not engaged with their assessments and was contemplating leaving the program early. By
diving into that client’s results, she was able to identify how to adjust their treatment to better
support them, which was key to them completing the program and achieving recovery.

4. Where possible, integrate MBC into your current technology and processes

Embedding MBC into existing processes and integrating it with a clinic’s current workflow and technology is a key component to any successful implementation. In Homewood’s case, they have administrators within each of their service offerings whose key responsibility is to onboard and engage clients into their programs. Another example would be integrating MBC with your EHR, which allows for the EHR to remain as the sole source of truth for all client information, helps ensure there is no extra burden of measurement on providers, and that MBC is deeply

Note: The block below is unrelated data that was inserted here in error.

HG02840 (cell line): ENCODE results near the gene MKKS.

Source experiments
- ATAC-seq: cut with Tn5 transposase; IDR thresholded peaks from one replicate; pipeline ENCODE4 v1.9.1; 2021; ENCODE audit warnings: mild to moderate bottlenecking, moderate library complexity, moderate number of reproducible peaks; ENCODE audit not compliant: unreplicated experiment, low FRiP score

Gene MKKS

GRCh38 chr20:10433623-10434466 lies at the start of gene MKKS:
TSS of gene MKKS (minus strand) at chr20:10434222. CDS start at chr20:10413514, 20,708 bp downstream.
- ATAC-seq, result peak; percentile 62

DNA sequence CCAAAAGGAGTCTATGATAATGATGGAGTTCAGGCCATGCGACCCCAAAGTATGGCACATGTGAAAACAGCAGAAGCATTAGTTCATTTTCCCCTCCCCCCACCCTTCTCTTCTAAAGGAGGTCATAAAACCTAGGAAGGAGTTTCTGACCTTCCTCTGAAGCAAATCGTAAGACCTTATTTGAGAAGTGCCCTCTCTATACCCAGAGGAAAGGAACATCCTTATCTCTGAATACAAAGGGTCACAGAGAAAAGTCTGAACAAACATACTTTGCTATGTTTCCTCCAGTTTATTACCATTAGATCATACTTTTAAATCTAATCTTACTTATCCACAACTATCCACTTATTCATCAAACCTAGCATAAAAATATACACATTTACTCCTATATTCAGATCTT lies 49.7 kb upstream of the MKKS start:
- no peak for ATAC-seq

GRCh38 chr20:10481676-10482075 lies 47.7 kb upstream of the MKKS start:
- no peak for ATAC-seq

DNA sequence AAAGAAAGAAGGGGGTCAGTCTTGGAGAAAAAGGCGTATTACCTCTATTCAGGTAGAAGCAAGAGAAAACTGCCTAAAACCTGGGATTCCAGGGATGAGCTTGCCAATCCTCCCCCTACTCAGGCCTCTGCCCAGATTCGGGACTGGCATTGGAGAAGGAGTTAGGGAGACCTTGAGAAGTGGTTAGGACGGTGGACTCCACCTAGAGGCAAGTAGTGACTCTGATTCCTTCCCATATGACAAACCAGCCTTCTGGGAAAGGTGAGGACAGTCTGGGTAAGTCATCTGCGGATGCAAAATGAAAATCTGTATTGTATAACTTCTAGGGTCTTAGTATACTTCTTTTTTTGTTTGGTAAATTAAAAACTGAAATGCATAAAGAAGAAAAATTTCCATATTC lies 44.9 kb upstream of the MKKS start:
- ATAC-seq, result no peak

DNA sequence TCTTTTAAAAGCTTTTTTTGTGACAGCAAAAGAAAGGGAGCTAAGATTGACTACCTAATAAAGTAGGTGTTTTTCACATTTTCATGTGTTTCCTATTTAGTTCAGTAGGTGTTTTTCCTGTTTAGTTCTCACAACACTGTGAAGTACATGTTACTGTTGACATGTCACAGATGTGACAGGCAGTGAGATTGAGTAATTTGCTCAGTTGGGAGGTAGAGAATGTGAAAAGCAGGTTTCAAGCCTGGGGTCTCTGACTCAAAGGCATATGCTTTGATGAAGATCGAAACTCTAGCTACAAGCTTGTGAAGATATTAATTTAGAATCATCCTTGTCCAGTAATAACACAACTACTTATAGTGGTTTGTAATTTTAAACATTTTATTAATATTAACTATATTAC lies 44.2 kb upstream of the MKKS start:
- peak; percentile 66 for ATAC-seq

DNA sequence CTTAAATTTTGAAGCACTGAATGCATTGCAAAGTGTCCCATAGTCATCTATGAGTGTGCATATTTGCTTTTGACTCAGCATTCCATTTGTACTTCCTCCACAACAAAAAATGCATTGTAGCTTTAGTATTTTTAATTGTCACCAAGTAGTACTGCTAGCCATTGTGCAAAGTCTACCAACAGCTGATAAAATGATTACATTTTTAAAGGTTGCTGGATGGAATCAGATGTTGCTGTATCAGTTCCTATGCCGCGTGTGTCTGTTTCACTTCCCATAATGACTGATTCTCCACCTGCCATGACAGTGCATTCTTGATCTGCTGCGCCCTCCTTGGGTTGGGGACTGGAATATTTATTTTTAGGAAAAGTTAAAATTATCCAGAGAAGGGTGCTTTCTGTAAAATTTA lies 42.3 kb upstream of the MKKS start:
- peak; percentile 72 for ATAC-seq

integrated into existing processes.

Ultimately, the adoption of MBC is much simpler when it can be embedded in existing processes and technology. Doing so will improve the experience for clinicians and administrators, eliminating extra (and often removing existing) administrative burden—which in turn allows them to spend more time ensuring a positive experience for clients and improving their outcomes in care.

Final Thoughts